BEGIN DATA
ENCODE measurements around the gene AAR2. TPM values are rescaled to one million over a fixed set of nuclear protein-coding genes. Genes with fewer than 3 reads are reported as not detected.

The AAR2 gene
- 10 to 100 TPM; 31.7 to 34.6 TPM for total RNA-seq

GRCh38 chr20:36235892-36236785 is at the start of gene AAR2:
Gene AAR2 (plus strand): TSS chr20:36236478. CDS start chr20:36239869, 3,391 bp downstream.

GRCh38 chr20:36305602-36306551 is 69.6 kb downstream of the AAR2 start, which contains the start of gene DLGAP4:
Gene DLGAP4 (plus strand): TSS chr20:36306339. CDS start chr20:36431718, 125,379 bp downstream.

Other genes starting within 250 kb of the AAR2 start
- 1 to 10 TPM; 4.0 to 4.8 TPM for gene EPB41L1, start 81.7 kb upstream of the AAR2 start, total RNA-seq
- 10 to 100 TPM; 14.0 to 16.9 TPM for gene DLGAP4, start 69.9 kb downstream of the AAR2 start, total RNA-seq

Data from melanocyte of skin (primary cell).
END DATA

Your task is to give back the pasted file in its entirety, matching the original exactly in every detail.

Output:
ENCODE measurements around the gene AAR2. TPM values are rescaled to one million over a fixed set of nuclear protein-coding genes. Genes with fewer than 3 reads are reported as not detected.

The AAR2 gene
- 10 to 100 TPM; 31.7 to 34.6 TPM for total RNA-seq

GRCh38 chr20:36235892-36236785 is at the start of gene AAR2:
Gene AAR2 (plus strand): TSS chr20:36236478. CDS start chr20:36239869, 3,391 bp downstream.

GRCh38 chr20:36305602-36306551 is 69.6 kb downstream of the AAR2 start, which contains the start of gene DLGAP4:
Gene DLGAP4 (plus strand): TSS chr20:36306339. CDS start chr20:36431718, 125,379 bp downstream.

Other genes starting within 250 kb of the AAR2 start
- 1 to 10 TPM; 4.0 to 4.8 TPM for gene EPB41L1, start 81.7 kb upstream of the AAR2 start, total RNA-seq
- 10 to 100 TPM; 14.0 to 16.9 TPM for gene DLGAP4, start 69.9 kb downstream of the AAR2 start, total RNA-seq

Data from melanocyte of skin (primary cell).